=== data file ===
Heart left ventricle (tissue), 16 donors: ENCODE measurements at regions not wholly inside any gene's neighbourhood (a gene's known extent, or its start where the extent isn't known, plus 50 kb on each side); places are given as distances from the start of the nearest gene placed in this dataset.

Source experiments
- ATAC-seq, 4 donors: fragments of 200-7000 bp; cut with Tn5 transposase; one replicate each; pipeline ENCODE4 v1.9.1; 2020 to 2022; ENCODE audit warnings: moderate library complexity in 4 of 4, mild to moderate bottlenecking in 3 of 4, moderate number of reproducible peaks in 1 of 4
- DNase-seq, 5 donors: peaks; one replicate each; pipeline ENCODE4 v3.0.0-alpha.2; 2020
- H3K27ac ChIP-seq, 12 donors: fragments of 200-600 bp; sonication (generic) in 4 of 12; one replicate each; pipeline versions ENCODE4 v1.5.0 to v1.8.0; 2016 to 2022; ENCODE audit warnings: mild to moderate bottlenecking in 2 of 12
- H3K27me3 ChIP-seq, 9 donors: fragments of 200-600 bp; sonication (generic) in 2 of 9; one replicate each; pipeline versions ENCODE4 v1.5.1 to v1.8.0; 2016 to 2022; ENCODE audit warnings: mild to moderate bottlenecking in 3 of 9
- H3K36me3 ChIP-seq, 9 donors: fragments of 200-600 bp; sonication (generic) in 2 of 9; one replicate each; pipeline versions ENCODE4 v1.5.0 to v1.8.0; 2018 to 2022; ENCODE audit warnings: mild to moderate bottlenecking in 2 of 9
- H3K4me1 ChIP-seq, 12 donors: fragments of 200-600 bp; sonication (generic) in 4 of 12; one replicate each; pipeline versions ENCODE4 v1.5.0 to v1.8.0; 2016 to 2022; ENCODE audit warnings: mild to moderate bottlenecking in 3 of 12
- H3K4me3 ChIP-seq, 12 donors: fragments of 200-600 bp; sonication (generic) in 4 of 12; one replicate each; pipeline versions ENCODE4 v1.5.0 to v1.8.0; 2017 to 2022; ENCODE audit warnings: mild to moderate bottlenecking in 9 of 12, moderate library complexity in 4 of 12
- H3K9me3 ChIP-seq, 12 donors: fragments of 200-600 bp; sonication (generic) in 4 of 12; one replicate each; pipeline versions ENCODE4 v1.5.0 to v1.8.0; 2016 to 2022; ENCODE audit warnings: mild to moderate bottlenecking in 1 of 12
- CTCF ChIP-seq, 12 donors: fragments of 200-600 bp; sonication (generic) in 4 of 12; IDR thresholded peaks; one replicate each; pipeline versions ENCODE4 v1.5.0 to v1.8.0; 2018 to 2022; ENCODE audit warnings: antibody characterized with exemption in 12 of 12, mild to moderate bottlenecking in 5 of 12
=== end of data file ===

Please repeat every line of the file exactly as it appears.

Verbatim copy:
Heart left ventricle (tissue), 16 donors: ENCODE measurements at regions not wholly inside any gene's neighbourhood (a gene's known extent, or its start where the extent isn't known, plus 50 kb on each side); places are given as distances from the start of the nearest gene placed in this dataset.

Source experiments
- ATAC-seq, 4 donors: fragments of 200-7000 bp; cut with Tn5 transposase; one replicate each; pipeline ENCODE4 v1.9.1; 2020 to 2022; ENCODE audit warnings: moderate library complexity in 4 of 4, mild to moderate bottlenecking in 3 of 4, moderate number of reproducible peaks in 1 of 4
- DNase-seq, 5 donors: peaks; one replicate each; pipeline ENCODE4 v3.0.0-alpha.2; 2020
- H3K27ac ChIP-seq, 12 donors: fragments of 200-600 bp; sonication (generic) in 4 of 12; one replicate each; pipeline versions ENCODE4 v1.5.0 to v1.8.0; 2016 to 2022; ENCODE audit warnings: mild to moderate bottlenecking in 2 of 12
- H3K27me3 ChIP-seq, 9 donors: fragments of 200-600 bp; sonication (generic) in 2 of 9; one replicate each; pipeline versions ENCODE4 v1.5.1 to v1.8.0; 2016 to 2022; ENCODE audit warnings: mild to moderate bottlenecking in 3 of 9
- H3K36me3 ChIP-seq, 9 donors: fragments of 200-600 bp; sonication (generic) in 2 of 9; one replicate each; pipeline versions ENCODE4 v1.5.0 to v1.8.0; 2018 to 2022; ENCODE audit warnings: mild to moderate bottlenecking in 2 of 9
- H3K4me1 ChIP-seq, 12 donors: fragments of 200-600 bp; sonication (generic) in 4 of 12; one replicate each; pipeline versions ENCODE4 v1.5.0 to v1.8.0; 2016 to 2022; ENCODE audit warnings: mild to moderate bottlenecking in 3 of 12
- H3K4me3 ChIP-seq, 12 donors: fragments of 200-600 bp; sonication (generic) in 4 of 12; one replicate each; pipeline versions ENCODE4 v1.5.0 to v1.8.0; 2017 to 2022; ENCODE audit warnings: mild to moderate bottlenecking in 9 of 12, moderate library complexity in 4 of 12
- H3K9me3 ChIP-seq, 12 donors: fragments of 200-600 bp; sonication (generic) in 4 of 12; one replicate each; pipeline versions ENCODE4 v1.5.0 to v1.8.0; 2016 to 2022; ENCODE audit warnings: mild to moderate bottlenecking in 1 of 12
- CTCF ChIP-seq, 12 donors: fragments of 200-600 bp; sonication (generic) in 4 of 12; IDR thresholded peaks; one replicate each; pipeline versions ENCODE4 v1.5.0 to v1.8.0; 2018 to 2022; ENCODE audit warnings: antibody characterized with exemption in 12 of 12, mild to moderate bottlenecking in 5 of 12